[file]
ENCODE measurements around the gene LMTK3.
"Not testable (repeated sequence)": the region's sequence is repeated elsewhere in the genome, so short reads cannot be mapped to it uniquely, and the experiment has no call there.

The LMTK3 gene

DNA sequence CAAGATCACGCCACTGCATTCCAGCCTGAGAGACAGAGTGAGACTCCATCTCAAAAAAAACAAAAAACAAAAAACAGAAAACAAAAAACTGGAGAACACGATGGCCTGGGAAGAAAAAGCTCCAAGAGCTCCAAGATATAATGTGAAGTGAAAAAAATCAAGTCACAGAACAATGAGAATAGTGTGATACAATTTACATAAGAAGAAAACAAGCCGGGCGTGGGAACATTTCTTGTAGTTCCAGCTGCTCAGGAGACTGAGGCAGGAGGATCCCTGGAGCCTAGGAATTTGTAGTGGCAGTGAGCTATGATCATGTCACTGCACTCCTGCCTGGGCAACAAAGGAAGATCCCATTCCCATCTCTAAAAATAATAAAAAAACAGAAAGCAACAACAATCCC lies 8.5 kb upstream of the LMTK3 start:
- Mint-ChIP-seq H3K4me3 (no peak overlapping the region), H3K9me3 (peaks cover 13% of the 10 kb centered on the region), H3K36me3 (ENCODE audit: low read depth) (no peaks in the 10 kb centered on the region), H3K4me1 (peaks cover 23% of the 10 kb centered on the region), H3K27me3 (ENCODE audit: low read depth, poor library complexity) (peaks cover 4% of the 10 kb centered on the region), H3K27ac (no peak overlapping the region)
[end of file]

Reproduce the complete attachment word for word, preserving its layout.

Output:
ENCODE measurements around the gene LMTK3.
"Not testable (repeated sequence)": the region's sequence is repeated elsewhere in the genome, so short reads cannot be mapped to it uniquely, and the experiment has no call there.

The LMTK3 gene

DNA sequence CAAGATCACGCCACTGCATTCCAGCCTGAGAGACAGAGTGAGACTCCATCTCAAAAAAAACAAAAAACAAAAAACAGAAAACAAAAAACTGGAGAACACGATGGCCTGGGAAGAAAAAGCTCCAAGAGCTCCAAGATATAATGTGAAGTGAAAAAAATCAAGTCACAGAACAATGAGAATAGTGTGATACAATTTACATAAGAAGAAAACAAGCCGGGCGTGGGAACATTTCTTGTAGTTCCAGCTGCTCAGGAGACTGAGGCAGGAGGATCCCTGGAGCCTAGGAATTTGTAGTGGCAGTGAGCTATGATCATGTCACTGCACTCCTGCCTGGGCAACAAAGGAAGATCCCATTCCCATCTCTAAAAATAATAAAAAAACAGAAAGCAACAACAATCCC lies 8.5 kb upstream of the LMTK3 start:
- Mint-ChIP-seq H3K4me3 (no peak overlapping the region), H3K9me3 (peaks cover 13% of the 10 kb centered on the region), H3K36me3 (ENCODE audit: low read depth) (no peaks in the 10 kb centered on the region), H3K4me1 (peaks cover 23% of the 10 kb centered on the region), H3K27me3 (ENCODE audit: low read depth, poor library complexity) (peaks cover 4% of the 10 kb centered on the region), H3K27ac (no peak overlapping the region)